ATLANTA—A former key accounts manager for supplier Continental Automotive Korea Ltd. pleaded guilty for his role in rigging the prices of instrument panel clusters in the U.S., the Department of Justice said March 10.
Eun Soo Kim, a Korean citizen who was a fugitive for nearly five years, was arrested by German authorities in Frankfurt in September 2019. He agreed to extradition and arrived in Atlanta on Feb. 28, the department said.
Kim appeared March 9 before U.S. District Judge Timothy Batten in federal court. He pleaded guilty to conspiring to allocate sales of instrument panel clusters, rigging the prices and submitting rigged and noncompetitive bids for the panel clusters sold to Korean auto makers and their subsidiaries, the department said.
Kim was sentenced to nine months in prison and will pay a criminal fine of $130,000.
In 2014, Continental Automotive Korea and Continental Automotive Electronics—both South Korean subsidiaries of German parent company Continental A.G.—pleaded guilty to rigging the prices of instrument panel clusters and were ordered to pay a criminal fine of $4 million.
The panels were sold to Hyundai Motor Co., Kia Motors Corp. and Kia Motors Manufacturing Georgia for more than eight years. Kim participated in the conspiracy from as early as February 2008 until May 2012, the department said.
"Eun Soo Kim left the company shortly after Continental learned of the allegations," Continental said in a statement released March 10. "The company is committed to zero tolerance and the highest levels of integrity in all areas of its business. Since the start of the investigation, Continental has fully cooperated with the Department of Justice. Additionally, Continental has intensified its compliance efforts and measures in the area of the prevention of antitrust law violations."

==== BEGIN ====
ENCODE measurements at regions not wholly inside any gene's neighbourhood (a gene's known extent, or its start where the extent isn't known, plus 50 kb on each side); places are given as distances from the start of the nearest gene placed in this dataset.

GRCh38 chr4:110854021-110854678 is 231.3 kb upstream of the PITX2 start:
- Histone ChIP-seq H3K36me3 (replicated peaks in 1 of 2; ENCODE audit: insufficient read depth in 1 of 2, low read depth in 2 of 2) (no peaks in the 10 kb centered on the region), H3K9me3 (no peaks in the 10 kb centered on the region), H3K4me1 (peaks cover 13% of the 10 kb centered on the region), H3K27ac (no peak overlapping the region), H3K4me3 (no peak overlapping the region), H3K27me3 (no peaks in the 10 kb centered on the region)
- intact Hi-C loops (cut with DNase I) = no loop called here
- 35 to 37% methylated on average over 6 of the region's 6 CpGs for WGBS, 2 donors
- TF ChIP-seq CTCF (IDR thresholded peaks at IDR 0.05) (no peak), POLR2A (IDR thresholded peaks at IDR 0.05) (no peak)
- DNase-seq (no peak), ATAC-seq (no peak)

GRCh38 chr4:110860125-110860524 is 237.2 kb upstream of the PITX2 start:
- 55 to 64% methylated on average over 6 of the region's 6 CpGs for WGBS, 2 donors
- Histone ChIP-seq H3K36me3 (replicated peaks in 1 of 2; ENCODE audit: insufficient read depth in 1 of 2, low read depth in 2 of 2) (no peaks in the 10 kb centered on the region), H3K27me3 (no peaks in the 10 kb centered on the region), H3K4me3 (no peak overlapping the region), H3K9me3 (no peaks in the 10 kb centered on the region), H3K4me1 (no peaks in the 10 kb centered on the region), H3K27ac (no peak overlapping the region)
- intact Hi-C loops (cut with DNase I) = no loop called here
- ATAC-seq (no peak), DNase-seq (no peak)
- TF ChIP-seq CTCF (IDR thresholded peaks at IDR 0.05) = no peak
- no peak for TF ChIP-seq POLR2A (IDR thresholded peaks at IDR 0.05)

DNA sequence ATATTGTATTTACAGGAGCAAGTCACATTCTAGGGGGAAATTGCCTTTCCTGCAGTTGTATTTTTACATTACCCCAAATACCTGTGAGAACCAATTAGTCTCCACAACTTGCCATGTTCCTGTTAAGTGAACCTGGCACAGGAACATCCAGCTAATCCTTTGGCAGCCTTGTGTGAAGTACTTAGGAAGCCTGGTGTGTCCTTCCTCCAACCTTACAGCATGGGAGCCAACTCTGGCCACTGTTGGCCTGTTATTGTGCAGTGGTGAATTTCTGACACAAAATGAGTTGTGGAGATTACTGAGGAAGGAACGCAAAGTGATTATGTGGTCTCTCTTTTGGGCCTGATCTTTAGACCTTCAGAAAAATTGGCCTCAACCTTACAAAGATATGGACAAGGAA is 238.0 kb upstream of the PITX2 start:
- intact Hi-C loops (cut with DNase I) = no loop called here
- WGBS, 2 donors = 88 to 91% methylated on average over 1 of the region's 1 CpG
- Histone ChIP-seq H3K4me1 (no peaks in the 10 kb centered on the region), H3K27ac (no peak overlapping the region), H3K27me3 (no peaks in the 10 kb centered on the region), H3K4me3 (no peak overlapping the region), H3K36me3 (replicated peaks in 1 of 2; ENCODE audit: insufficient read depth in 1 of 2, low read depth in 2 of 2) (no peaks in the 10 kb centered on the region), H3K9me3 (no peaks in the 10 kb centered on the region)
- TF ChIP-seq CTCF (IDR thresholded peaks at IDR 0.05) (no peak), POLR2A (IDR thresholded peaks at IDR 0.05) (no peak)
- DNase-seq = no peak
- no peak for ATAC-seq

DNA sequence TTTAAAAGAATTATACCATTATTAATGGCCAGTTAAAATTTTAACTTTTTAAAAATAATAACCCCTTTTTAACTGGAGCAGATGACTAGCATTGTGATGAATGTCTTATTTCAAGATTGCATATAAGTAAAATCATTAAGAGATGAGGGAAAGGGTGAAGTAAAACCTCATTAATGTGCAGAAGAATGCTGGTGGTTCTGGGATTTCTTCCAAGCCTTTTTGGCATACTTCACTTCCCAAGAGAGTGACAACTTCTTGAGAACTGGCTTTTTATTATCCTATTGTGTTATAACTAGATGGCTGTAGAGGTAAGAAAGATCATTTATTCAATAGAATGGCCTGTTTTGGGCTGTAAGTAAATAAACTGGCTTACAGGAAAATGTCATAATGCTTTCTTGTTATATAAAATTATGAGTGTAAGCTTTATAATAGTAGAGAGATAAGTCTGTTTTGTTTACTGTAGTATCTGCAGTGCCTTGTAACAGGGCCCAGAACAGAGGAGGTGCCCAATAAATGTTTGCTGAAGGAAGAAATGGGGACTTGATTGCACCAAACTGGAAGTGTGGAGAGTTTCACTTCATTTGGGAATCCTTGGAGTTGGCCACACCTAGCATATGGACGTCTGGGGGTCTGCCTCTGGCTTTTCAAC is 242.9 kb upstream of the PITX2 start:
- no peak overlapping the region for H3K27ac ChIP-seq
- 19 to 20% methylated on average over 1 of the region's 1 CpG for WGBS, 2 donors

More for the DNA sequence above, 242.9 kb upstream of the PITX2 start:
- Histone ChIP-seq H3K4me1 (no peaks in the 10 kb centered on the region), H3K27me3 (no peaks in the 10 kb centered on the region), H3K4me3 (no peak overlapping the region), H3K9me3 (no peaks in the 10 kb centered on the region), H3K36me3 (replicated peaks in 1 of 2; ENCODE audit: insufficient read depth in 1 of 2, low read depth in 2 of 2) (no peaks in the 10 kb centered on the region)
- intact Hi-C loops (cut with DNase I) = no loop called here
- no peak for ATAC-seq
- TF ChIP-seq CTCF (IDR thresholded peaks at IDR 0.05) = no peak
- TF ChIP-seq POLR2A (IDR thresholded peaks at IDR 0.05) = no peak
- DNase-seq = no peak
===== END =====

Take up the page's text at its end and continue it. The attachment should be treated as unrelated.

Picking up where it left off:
Automotive News has reached out to Hyundai for comment. A spokesman for Kia Motors deferred a request for comment to the Seoul headquarters.
The longtime federal antitrust crackdown on price fixing, bid rigging and "other anticompetitive conduct" in the automotive parts industry has led to charges against more than 100 companies and executives, the department said. So far, more than $2.9 billion in criminal fines have been imposed and 32 individuals have been sentenced to prison.
"Today's guilty plea further demonstrates our commitment at the antitrust division and shows that neither time nor distance provide refuge for executives who conspire to cheat American consumers," Makan Delrahim, assistant attorney general for the Justice Department's antitrust division, said in a statement.
"The antitrust division will leave no stone unturned including working with enforcers around the world to bring justice to those who infect international markets with collusion," he said.